Implementing Change and Keeping The Peace

I’ll start with an image: construction projects often used to be accompanied by signs like, “Pardon Our Dust.” In residential areas, a plate of cookies or a bowl of flowers was sent to a neighbor inconvenienced by the noise, dirt and construction vehicles. Acknowledgement through such small gestures could go a long way to maintaining patience, good relations, and customers.

Today the word “change” is almost over-used. From political campaigns to corporate messages to the fast pace of real estate development we are reminded (as though we missed the message) that things undergo change constantly. Mourn or cheer, it is inevitable we are told, and we should just hold on - it is for the best. Sometimes it is, even if difficult to accept.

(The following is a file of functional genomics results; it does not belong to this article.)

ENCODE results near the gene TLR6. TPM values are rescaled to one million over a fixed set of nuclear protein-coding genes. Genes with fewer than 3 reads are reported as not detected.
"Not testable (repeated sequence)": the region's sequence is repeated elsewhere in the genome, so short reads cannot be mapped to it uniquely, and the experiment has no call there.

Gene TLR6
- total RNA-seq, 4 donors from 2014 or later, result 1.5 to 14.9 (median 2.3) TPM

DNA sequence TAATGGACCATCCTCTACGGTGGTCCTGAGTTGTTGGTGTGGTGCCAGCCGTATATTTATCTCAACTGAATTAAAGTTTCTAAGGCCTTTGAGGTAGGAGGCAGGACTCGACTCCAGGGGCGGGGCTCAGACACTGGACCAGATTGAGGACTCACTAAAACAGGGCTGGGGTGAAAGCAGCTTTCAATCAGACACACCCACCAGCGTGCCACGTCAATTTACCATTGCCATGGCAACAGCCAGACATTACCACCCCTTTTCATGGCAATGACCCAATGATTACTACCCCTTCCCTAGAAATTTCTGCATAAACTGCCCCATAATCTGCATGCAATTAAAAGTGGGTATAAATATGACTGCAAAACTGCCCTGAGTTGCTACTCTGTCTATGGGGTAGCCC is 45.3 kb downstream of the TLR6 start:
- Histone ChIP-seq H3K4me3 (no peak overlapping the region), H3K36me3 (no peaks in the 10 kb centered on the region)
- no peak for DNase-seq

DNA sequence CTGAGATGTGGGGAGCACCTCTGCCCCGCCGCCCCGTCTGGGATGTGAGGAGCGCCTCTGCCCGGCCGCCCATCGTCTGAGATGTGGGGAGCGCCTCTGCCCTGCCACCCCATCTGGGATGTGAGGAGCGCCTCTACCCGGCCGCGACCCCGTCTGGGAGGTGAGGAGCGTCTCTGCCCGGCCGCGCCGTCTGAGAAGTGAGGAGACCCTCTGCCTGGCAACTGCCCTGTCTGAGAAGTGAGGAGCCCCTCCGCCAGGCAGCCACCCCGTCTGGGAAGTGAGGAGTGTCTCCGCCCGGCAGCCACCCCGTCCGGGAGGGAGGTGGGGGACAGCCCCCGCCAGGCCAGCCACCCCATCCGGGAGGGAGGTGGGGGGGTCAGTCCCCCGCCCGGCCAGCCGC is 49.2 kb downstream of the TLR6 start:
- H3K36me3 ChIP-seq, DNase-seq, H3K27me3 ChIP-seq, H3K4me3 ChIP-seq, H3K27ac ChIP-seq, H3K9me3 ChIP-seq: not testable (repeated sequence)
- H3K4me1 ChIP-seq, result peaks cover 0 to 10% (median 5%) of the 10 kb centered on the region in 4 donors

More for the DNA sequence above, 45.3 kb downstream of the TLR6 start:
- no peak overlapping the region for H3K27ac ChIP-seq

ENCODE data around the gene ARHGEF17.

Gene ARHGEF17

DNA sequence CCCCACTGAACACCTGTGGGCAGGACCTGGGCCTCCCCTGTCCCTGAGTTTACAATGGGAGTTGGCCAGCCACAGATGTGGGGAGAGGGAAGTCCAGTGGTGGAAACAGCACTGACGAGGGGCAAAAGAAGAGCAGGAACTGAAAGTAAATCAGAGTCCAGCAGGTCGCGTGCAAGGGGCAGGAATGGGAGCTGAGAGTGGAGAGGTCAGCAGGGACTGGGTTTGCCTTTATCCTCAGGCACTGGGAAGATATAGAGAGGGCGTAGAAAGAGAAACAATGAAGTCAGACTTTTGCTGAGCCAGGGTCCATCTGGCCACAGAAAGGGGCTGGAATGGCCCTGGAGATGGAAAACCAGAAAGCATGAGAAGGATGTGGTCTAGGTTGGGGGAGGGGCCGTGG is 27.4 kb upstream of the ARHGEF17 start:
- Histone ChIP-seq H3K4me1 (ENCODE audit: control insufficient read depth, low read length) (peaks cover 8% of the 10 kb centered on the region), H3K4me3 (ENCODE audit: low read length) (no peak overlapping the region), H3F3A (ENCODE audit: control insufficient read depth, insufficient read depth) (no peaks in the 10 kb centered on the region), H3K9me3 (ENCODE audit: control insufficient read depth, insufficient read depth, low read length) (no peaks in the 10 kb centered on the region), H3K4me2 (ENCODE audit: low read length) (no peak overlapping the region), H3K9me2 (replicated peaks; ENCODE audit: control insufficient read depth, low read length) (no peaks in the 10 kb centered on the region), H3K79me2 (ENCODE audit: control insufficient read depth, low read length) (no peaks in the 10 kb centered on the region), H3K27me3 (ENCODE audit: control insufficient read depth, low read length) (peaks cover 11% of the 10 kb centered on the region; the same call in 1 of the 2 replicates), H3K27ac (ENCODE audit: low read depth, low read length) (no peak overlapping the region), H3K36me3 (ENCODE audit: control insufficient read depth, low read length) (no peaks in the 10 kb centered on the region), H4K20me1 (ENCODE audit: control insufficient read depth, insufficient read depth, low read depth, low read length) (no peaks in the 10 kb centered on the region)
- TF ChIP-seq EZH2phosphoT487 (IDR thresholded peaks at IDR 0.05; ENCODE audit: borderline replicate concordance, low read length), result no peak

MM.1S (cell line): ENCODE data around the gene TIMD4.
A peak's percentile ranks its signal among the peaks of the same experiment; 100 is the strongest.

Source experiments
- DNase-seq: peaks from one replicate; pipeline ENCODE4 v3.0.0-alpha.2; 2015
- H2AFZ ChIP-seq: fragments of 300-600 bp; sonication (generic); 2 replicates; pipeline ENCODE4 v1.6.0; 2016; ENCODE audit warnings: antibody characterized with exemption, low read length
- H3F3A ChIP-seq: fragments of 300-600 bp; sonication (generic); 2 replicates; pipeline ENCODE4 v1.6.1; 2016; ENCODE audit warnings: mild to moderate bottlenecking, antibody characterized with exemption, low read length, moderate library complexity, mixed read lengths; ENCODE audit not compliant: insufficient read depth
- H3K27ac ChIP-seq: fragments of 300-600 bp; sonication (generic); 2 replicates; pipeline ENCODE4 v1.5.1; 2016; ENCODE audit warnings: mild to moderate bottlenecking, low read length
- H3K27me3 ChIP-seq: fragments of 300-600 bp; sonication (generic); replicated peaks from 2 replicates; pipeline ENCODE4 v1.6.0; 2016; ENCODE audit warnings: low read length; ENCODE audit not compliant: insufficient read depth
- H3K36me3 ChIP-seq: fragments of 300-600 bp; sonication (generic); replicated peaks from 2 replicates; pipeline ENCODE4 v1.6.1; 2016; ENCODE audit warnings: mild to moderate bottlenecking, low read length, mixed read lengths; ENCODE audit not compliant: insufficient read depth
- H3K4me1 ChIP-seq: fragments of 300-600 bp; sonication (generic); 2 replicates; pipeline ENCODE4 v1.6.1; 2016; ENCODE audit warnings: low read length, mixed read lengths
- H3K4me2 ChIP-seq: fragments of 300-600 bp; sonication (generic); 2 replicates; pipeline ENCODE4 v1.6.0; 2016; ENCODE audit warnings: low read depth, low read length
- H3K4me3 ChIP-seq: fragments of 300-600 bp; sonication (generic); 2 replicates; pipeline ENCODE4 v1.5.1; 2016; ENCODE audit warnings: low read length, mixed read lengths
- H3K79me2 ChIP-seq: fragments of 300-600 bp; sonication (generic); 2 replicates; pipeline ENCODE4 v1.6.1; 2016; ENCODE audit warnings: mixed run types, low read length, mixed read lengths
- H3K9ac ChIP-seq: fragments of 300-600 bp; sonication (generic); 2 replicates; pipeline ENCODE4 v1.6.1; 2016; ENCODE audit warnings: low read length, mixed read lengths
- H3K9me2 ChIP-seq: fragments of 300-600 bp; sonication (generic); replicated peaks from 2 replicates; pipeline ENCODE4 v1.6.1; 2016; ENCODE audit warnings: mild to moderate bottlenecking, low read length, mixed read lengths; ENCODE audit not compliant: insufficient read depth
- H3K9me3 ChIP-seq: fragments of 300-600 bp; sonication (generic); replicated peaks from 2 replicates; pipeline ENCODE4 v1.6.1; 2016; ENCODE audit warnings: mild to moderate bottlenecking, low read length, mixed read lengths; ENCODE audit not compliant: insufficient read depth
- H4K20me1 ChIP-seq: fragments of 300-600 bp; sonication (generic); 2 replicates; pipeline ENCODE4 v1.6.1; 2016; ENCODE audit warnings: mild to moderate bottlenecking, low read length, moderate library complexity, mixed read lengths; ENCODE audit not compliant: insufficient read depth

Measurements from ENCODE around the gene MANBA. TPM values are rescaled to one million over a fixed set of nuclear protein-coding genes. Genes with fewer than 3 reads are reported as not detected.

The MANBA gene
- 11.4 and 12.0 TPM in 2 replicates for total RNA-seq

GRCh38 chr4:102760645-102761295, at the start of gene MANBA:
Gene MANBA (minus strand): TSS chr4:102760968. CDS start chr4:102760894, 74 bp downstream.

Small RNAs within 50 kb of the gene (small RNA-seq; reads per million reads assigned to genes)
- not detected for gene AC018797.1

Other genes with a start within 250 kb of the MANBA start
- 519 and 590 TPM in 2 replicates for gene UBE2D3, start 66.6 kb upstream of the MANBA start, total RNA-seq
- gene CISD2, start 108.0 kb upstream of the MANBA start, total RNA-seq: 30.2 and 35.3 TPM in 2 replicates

But assuming everyone will see it that way and remain our friends, clients or supporters is an unnecessary error. Overlooking transition (the process of change implementation) can lead to poor communications, misunderstandings at best, hurt feelings, and even unnecessary, costly consequences.

To be an effective “change agent,” and maximize reaching change goals rather than sabotaging them, I suggest that you or your client pay close attention to the art of implementing change with respect for those who are expected to absorb it. Evaluating the direction and impact of change (a kind of accountability) should be part and parcel of the transition process if you want people to believe in the goals of making changes. This may sound like one more step or one more thing to worry about. But you might be pleasantly surprised at the benefits returned from effective and considerate transitions.

So, if you are bringing in that proverbial bulldozer for a “tear down,” or cutting down the old cherry tree that you share with your neighbor, perhaps you will first carry over that plate of cookies with a smile. It may seem an obsolete courtesy but it is a powerful one.

Jeanne Franklin